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Riding Il Lombardia


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Why Il Lombardia is currently the best cyclo-sportive on the calendar

Having had the pleasure of completing a number of sportives over the past few years, there are a few that stick as firmly in the memory bank as this one. Il Lombardia, the race of the falling leaves is one such event. In a calendar packed with events throughout the year, to me, this is one that doesn’t get the attention it deserves. This is perhaps another of many reasons why you should include it in your list of events to do in 2018.

Before sharing my happy memories of taking part in this event, I should give it some context. As an amateur cyclist, I feel I’ve been blessed with the opportunity to take part in a relatively exclusive sportive married to one of the most seminal one day pro events in the year.

*The Monuments are the most coveted one day classic races in the pro calendar, comprising of Milan San Remo, Liege Bastogne Liege, Tour of Flanders, Paris Roubaix and of course, Il Lombardia

This is an event that doesn’t get the attention it deserves

To put its exclusivity in perspective, fewer than 2000 cyclists took part in the sportive last year compared with 15000+ who competed in L’Etape du Tour.

Many of us like to add a sprinkling of purpose to our riding. With our ‘season’ starting in January, we invest in hundreds of ‘training’ miles on home soil. We ride in all kinds of weather. Then we test ourselves at a handful of events, predominately in the summer months of the year. Falling in October, this event gives you the chance to see what you’re capable of at the peak of your fitness. At the same time, catching one of the last great events of the season. Given its location in Northern Italy, those hailing from less sunnier climes are maximising the chance of catching those summer rays, shortly before we put away our single layer cycling clothing and look towards those indoor-based training facilities.

See what you’re capable of at the peak of your fitness, catching one of the last great events of the season

Let’s get this straight, Il Lombardia is very Italian. Part of the appeal of travelling to and cycling on other corners of the planet is to expand the mind and learn to appreciate variety. The Italians can teach us much about many things. At ‘Il Lombardia’ the local rider sets the presentation bar high for the rest of the bunch. Expect fluoro colour palettes and box fresh garms a plenty. Such impeccable presentation in a sport deserves respect. Though many will disagree, high end clothing offers little in the way of competitive advantage. However, championing the fact that it does demonstrates a philosophy I find fresh and inspiring.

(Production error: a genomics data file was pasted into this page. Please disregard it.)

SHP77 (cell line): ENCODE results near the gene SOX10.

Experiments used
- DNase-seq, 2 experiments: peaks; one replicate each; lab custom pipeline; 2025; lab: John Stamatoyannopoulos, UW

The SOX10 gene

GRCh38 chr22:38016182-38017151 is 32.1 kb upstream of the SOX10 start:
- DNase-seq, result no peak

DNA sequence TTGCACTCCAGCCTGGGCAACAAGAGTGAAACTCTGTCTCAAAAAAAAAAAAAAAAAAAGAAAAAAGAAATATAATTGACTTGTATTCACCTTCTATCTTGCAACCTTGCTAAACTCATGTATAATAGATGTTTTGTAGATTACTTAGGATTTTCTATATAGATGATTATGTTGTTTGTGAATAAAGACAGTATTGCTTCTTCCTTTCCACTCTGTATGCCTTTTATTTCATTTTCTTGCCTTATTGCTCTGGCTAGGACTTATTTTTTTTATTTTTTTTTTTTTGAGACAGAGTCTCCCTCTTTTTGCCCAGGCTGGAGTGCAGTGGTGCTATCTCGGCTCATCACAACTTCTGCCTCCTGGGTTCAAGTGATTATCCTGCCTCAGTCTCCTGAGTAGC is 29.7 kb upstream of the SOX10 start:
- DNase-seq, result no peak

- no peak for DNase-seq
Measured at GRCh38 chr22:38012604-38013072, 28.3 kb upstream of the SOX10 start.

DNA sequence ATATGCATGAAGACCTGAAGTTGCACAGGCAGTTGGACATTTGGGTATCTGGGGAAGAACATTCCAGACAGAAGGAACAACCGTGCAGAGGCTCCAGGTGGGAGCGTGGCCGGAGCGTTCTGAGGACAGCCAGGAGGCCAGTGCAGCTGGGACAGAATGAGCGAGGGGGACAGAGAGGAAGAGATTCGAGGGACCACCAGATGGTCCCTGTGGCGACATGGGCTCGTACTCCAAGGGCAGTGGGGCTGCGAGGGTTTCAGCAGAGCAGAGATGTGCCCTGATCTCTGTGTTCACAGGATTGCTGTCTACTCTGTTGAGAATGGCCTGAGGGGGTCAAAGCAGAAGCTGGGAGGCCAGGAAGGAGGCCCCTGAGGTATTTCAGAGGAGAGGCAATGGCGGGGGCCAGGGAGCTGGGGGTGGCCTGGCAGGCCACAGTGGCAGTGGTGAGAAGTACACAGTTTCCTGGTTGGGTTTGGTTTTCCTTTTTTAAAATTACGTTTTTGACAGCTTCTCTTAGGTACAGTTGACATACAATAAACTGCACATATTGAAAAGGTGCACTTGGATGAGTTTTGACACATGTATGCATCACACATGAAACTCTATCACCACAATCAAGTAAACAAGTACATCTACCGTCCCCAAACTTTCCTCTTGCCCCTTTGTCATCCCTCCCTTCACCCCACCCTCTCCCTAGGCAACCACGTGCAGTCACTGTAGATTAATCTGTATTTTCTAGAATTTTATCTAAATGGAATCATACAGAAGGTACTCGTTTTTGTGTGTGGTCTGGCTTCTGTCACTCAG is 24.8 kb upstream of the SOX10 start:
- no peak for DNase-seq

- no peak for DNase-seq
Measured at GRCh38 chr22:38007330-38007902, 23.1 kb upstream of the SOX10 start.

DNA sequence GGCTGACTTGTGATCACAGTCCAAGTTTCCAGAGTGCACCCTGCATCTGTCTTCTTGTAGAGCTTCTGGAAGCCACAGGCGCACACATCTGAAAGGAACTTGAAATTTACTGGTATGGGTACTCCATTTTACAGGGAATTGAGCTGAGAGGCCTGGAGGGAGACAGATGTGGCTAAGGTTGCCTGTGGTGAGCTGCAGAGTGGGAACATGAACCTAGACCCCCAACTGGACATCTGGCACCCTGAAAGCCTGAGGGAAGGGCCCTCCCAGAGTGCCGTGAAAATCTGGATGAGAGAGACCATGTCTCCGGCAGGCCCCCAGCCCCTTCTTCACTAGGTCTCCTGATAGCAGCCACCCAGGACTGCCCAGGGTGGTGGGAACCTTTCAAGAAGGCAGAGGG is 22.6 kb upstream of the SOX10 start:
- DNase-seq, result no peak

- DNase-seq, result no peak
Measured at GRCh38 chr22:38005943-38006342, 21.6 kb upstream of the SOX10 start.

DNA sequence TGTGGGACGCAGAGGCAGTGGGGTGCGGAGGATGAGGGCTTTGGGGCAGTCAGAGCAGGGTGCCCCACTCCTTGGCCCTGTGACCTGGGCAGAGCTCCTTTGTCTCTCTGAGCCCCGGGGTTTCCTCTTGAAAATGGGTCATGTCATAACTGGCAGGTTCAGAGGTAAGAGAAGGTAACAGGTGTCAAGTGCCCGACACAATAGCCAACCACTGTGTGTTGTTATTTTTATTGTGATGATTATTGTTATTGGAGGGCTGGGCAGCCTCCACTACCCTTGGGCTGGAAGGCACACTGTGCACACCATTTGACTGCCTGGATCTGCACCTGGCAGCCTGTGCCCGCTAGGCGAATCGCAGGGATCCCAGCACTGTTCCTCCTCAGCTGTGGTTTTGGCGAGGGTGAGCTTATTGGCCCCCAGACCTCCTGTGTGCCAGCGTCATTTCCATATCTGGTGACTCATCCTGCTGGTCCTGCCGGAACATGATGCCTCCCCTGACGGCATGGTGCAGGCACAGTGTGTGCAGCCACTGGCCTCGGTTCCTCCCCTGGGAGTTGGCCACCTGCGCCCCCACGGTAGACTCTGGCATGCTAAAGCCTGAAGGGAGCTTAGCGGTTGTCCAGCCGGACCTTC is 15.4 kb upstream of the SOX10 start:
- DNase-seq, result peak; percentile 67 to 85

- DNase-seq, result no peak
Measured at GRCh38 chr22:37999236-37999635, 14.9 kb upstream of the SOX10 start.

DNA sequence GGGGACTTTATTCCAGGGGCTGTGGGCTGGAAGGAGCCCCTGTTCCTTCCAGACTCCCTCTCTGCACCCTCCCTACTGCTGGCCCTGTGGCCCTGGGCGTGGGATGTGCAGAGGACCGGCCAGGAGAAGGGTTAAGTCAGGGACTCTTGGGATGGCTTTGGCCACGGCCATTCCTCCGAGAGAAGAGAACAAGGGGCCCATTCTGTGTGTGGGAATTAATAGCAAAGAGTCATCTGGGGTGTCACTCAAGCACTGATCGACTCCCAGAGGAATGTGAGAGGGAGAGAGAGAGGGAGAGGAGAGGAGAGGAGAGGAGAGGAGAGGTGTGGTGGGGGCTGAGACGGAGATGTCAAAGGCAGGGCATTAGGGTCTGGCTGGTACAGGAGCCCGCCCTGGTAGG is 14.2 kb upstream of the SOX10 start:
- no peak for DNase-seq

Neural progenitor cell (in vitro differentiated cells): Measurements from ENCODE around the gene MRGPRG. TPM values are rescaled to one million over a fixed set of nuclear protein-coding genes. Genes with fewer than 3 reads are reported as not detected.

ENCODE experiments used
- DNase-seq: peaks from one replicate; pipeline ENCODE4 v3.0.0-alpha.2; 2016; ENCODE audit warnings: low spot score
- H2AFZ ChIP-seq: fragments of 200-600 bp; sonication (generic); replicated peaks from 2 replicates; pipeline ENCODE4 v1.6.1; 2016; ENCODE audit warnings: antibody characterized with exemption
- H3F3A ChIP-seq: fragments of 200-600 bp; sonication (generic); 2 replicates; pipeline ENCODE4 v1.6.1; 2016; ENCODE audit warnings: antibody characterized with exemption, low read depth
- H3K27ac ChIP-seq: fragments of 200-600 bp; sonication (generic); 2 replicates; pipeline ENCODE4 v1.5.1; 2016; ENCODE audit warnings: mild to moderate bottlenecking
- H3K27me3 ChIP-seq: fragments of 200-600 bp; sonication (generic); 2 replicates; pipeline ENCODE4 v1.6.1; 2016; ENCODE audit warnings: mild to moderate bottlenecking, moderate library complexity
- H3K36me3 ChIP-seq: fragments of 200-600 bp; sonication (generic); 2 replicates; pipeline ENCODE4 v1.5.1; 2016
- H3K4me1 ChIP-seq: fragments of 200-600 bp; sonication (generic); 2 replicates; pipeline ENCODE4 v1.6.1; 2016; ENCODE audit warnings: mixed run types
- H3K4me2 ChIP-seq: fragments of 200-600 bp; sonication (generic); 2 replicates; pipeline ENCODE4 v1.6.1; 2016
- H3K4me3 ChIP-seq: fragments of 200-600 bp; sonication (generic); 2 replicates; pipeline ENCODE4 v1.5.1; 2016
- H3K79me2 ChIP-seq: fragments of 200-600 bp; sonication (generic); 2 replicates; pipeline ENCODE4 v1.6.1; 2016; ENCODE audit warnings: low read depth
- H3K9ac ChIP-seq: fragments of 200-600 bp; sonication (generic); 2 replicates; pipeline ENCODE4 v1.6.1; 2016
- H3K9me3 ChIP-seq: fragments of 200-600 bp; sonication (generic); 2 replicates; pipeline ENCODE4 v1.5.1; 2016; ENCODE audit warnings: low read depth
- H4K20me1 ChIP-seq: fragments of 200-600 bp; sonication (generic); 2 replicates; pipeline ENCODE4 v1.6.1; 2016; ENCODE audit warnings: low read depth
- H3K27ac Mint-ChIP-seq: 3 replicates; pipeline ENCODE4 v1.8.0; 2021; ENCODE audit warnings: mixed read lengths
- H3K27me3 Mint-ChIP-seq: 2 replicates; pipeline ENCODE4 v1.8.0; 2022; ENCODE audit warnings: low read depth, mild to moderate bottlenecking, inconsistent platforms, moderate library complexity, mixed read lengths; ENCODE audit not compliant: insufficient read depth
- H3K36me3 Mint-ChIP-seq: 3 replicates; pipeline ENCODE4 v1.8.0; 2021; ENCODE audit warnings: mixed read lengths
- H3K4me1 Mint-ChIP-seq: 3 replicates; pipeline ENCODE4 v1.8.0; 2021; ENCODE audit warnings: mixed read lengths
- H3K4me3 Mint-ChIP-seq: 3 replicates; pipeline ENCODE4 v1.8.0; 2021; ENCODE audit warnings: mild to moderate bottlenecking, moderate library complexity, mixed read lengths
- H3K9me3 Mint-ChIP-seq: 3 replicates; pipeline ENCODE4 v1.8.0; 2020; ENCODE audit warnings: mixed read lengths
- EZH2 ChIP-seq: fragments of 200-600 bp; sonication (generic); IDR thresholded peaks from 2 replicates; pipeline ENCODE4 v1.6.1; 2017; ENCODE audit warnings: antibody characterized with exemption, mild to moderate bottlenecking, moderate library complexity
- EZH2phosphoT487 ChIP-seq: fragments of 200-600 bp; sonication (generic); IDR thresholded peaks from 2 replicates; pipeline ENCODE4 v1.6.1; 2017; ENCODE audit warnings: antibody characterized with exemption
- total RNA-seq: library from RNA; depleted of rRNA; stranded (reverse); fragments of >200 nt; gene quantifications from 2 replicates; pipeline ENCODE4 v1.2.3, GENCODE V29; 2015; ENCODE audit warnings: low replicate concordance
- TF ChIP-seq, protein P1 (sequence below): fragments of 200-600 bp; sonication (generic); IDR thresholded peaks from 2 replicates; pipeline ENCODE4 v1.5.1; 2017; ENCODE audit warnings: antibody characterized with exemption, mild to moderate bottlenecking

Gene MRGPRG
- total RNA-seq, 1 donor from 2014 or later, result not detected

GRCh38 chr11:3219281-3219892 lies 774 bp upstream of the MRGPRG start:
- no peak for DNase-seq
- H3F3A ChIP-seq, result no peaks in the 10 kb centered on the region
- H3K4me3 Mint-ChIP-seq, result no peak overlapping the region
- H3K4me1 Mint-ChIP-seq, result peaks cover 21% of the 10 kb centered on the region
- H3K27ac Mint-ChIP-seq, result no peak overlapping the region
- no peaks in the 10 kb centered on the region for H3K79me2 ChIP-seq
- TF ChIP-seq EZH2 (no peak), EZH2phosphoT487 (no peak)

The Italians can teach us much about many things: Expect fluoro colour palettes and box fresh garms

The other notable feature of this very Italian of sportives is the riding pace of the locals! From the off, no one hangs about! It takes conscious effort to take the tortoise, not the hare’s approach to a timed cycling event 110km long. Il Lombardia features no less than 4 major climbs. One climb averages 15.6% gradient for nearly 2km, topping out at granny gear beating 27%! For the record, Saturday’s pro race includes 6 signature climbs, 4000m of elevation and a total distance of circa 255km.

4 major climbs, one of which averages 15.6% gradient for nearly 2km

Taking place on Sunday, Il Lombardia sportive borrows nearly all its features from the longer (and more brutal) pro race. Though steeped in history, the sportive itself has only recently been put back in the calendar. Il Lombardia sportive has had a decade-long hiatus, adding to its exclusivity.